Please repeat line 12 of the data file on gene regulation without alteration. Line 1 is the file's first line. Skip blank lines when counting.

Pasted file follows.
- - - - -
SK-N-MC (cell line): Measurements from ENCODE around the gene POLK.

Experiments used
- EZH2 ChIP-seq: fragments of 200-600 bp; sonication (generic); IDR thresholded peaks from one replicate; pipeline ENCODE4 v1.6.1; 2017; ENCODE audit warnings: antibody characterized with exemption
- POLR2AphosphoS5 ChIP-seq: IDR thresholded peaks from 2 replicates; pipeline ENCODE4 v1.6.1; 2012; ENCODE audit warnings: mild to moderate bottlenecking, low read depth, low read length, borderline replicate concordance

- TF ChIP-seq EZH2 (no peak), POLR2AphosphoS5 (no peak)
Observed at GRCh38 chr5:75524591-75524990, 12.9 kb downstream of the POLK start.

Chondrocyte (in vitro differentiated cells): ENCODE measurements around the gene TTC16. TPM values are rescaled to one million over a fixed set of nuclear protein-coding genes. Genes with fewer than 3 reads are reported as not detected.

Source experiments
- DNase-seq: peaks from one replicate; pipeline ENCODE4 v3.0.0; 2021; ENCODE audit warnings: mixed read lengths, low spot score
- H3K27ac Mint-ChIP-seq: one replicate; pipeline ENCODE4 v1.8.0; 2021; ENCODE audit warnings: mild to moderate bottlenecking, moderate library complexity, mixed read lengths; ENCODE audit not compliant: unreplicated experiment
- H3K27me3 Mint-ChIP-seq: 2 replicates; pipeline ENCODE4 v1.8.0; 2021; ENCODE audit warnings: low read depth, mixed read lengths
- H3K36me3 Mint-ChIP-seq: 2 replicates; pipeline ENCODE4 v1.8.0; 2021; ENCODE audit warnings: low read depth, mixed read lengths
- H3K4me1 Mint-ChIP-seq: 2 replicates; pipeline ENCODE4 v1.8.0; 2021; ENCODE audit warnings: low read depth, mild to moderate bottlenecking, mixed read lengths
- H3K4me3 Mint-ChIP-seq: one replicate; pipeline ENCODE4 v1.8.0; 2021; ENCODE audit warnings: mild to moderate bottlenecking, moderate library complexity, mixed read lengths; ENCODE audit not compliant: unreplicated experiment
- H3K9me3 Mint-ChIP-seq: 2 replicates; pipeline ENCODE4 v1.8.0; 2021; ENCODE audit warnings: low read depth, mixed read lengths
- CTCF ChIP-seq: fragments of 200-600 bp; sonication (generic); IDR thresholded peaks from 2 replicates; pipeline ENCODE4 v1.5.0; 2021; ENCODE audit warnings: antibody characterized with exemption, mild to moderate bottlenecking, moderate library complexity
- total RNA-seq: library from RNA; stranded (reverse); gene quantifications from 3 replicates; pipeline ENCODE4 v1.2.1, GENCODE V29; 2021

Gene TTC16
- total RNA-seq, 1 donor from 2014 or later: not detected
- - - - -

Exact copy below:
- H3K36me3 Mint-ChIP-seq: 2 replicates; pipeline ENCODE4 v1.8.0; 2021; ENCODE audit warnings: low read depth, mixed read lengths